To a young rural boy, the imagination of seeing two birds fall to the ground after letting a single stone off a catapult was intriguing.
Hunting for birds is a favourite pastime for most young boys in the countryside and a single catch is of immense value.
So when I learnt about this “miracle” of hitting two birds with one stone, I was curious.
But the boyish adventures were enough to make me realise that this statement was hugely real as an allegory.
Its meaning proved far from practical no matter how hard I tried to shoot at numerous bird fleets.
With time, I knew it was just an expression and I usually recall it when a slight effort yields more than expected.
However, there was another proverb that always proved real to my young mind: Chewing more that one can swallow.
I can confess that I was a victim of a gormandising habit at a tender age.
When three or four of us would sit around two plates, one with sadza and another with relish, we competed to take the greatest share — shoving in more than one could swallow came naturally.
So, chewing more than I could swallow was never a strange habit and so was the proverb.
Decades have passed but last week the memory of all these tender experiences flashed in my mind.
That was after reading a story that the Zimbabwe Tourism Authority wanted to select representatives to three international pageants off a single local contest.
According to ZTA the top three in the Miss Tourism Zimbabwe would represent the country in as many international pageants.
The pageant winner would be called Miss Zimbabwe while the first princess would be Miss Tourism Zimbabwe and the second princess Miss Universe Zimbabwe.
They will all go for international contests of their respective titles.
ZTA’s intention teased my memory. Is ZTA trying to kill two (or three) birds with one stone or chew more than it can swallow?
Will ZTA, which almost dumped this year’s Miss Tourism Zimbabwe, be able to sustain representatives to three international pageants financially and otherwise?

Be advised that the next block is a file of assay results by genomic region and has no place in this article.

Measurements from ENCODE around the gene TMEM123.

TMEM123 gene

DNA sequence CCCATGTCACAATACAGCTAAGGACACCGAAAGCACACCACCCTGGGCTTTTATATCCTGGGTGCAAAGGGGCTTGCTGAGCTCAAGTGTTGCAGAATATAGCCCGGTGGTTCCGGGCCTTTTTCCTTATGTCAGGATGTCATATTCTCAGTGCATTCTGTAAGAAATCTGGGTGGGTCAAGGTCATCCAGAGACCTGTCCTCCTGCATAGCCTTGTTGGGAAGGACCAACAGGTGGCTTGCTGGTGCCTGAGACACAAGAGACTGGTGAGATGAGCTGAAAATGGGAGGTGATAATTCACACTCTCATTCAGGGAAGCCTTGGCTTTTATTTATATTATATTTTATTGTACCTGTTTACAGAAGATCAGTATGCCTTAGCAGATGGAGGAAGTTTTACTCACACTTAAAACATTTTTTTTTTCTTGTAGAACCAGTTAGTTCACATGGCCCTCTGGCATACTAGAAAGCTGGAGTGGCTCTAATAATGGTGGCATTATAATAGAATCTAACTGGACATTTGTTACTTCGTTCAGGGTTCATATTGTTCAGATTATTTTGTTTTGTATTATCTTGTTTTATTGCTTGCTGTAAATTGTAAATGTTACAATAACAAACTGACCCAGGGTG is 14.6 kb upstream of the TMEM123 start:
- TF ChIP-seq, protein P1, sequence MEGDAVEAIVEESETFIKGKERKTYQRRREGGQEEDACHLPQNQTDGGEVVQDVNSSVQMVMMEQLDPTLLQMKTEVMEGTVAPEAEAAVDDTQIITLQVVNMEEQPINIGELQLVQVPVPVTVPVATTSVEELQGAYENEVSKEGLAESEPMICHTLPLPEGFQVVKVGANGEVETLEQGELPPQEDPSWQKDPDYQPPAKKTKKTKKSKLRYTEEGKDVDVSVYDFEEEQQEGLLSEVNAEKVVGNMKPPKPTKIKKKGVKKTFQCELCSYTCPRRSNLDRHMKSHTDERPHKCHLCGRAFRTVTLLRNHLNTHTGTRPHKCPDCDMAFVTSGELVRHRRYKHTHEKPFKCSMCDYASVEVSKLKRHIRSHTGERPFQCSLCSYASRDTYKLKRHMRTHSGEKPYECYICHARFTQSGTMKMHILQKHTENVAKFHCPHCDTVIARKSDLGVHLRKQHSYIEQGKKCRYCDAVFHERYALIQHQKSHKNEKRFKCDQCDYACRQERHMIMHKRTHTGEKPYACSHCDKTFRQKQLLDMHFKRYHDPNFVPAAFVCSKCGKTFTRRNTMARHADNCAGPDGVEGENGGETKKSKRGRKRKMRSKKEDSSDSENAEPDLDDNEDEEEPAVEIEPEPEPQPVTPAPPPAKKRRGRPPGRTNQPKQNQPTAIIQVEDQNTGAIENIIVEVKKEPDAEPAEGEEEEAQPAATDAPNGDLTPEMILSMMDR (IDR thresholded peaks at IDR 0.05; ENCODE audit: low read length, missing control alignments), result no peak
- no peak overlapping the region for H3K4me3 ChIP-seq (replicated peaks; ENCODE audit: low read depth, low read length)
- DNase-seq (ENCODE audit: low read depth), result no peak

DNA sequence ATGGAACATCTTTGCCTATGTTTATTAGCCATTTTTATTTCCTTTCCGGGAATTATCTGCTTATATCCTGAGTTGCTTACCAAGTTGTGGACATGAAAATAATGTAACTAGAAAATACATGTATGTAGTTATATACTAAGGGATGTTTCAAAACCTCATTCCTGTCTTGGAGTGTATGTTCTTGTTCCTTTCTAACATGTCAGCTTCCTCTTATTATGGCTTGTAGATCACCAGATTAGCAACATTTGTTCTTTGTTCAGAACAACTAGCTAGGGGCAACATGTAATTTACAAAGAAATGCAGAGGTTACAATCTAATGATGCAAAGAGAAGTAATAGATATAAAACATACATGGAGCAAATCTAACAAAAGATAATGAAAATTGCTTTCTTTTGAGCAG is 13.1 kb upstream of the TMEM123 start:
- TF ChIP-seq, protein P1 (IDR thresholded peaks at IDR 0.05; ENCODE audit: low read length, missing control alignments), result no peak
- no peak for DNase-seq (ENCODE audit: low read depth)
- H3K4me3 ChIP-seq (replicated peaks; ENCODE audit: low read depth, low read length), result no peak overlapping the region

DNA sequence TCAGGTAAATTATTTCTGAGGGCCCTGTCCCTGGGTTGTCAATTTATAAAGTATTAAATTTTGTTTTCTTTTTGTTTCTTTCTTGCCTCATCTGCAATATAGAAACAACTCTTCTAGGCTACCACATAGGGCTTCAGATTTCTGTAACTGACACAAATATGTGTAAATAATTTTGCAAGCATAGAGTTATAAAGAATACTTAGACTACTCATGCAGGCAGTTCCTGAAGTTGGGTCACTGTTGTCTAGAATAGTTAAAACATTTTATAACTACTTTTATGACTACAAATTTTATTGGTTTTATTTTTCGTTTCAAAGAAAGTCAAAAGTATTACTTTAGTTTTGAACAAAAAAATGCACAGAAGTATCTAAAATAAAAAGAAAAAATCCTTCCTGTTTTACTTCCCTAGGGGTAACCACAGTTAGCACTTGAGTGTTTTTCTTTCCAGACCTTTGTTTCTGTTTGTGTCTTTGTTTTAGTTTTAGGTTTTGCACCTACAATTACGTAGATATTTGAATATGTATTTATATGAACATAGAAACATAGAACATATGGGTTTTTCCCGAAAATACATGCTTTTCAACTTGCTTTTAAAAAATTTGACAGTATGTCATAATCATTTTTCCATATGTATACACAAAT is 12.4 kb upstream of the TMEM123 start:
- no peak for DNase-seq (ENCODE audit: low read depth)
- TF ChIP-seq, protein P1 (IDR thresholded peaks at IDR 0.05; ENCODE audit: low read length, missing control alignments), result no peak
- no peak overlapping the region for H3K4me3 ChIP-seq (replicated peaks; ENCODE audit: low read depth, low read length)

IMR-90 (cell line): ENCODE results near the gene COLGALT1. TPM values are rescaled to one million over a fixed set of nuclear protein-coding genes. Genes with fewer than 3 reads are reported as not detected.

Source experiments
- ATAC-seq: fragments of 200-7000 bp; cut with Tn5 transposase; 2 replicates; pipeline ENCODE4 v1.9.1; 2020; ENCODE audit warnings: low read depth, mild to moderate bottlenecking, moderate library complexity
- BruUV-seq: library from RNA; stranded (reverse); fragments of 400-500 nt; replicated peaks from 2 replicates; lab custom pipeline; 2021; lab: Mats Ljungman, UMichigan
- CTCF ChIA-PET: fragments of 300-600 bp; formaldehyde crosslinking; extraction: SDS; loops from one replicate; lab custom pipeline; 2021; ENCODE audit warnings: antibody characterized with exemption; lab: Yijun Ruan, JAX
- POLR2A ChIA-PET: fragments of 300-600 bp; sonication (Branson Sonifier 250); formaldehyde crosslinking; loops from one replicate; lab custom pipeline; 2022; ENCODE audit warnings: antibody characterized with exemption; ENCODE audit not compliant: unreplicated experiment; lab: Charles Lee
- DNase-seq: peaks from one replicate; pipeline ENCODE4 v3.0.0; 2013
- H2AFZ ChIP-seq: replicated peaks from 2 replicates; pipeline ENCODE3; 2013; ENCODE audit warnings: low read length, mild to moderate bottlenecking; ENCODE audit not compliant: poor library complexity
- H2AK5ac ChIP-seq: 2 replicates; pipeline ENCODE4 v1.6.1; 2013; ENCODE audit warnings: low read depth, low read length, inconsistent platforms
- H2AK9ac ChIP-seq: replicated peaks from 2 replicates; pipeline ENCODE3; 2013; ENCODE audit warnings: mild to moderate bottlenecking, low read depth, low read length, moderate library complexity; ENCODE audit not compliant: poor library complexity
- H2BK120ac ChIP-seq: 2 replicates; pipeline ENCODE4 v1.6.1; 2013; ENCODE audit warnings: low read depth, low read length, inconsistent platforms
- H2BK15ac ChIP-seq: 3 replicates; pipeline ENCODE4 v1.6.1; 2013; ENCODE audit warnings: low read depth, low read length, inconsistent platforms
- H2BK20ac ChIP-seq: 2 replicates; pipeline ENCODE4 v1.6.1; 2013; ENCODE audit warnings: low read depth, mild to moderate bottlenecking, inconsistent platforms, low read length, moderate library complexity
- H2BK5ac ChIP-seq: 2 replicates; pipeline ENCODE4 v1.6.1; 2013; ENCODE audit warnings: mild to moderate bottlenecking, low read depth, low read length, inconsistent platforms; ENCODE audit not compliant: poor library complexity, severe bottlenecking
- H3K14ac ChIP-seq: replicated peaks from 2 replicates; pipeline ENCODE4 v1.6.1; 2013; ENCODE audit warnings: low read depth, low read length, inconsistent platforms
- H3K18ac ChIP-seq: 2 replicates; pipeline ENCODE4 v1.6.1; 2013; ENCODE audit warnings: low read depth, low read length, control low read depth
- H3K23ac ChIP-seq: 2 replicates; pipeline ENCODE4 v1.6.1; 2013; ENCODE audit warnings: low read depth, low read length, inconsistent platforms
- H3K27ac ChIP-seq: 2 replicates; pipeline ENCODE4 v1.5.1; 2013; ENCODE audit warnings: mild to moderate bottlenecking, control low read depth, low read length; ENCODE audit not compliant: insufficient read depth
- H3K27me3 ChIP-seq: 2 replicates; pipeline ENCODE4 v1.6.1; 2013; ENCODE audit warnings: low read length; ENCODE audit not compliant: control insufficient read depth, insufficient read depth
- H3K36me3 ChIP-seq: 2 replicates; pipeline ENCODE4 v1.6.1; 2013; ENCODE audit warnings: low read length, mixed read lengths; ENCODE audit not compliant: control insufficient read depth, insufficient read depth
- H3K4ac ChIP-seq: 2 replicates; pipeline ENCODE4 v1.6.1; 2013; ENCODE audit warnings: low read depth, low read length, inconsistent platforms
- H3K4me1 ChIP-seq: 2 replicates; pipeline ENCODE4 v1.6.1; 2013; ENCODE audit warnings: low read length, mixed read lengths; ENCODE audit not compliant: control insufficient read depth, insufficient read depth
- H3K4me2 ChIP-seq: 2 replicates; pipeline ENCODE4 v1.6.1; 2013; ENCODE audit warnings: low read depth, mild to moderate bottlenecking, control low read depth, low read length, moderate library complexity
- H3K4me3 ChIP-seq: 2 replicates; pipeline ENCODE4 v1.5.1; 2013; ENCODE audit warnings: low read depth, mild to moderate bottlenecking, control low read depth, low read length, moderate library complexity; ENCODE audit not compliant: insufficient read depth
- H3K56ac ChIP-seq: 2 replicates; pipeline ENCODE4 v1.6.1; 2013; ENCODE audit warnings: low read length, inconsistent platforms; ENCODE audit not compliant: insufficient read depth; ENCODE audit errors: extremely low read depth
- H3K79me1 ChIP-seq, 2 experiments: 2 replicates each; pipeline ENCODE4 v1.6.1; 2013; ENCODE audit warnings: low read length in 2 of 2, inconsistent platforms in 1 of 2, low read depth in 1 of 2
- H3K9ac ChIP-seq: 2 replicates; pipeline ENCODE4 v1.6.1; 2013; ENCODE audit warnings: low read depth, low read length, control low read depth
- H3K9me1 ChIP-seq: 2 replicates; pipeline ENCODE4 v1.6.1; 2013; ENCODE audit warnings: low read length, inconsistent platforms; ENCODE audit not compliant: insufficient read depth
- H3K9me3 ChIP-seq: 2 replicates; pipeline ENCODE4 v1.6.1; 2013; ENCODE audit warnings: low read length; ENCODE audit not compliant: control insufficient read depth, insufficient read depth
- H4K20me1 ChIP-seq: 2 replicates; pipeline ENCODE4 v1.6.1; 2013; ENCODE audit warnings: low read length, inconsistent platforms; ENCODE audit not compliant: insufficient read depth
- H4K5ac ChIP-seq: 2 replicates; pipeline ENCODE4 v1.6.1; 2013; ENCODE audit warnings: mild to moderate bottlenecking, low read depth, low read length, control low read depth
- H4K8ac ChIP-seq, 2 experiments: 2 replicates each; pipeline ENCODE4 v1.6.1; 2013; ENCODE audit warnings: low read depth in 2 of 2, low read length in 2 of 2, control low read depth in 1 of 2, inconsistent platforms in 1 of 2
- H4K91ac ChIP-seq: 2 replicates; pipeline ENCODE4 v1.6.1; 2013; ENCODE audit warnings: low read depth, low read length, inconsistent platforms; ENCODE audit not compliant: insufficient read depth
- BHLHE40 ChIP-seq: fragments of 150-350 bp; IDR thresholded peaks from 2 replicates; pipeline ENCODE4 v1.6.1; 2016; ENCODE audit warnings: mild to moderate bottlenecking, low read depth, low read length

Well, these are two sides of a coin but the variations can be exciting.
What it plainly means is that there will be no Miss Universe Zimbabwe and Miss Zimbabwe pageants in the country outside the Miss Tourism Zimbabwe in the near future.
All the pageants have been grouped under one umbrella and this translates to a three-in-one contest.
While it is encouraging that all those highly rewarded in the Miss Tourism Zimbabwe contest would have their share of international exposure, the major question would be: Has our modelling industry fallen into such a bottomless chasm to solely depend on one pageant?
I remember that the Miss Universe Zimbabwe and Miss Zimbabwe pageants used to run separately at the turn of the millennium although the former died after its licence holder Yvette D’Almeida-Chakras left the country.
It gave models a broad selection of pageants to participate in while it also meant that we had a number of interesting modelling shows each year.
A number of pageants with various names have sprouted over the years but none has risen to national prominence.
ZTA came to the rescue of Miss Zimbabwe and now the tourism authority has taken it upon itself to make sure that the country is represented in three prestigious international pageants.
While the authority can be commended for trying to kill so many birds with one stone, this arrangement exposes our modelling industry to scrutiny.
It shows that the industry has collapsed.
Will it not be exciting to have Miss Tourism Zimbabwe, Miss Universe Zimbabwe and Miss Zimbabwe pageants running separately each year?
This is food for thought for modelling agencies, promoters and sponsors.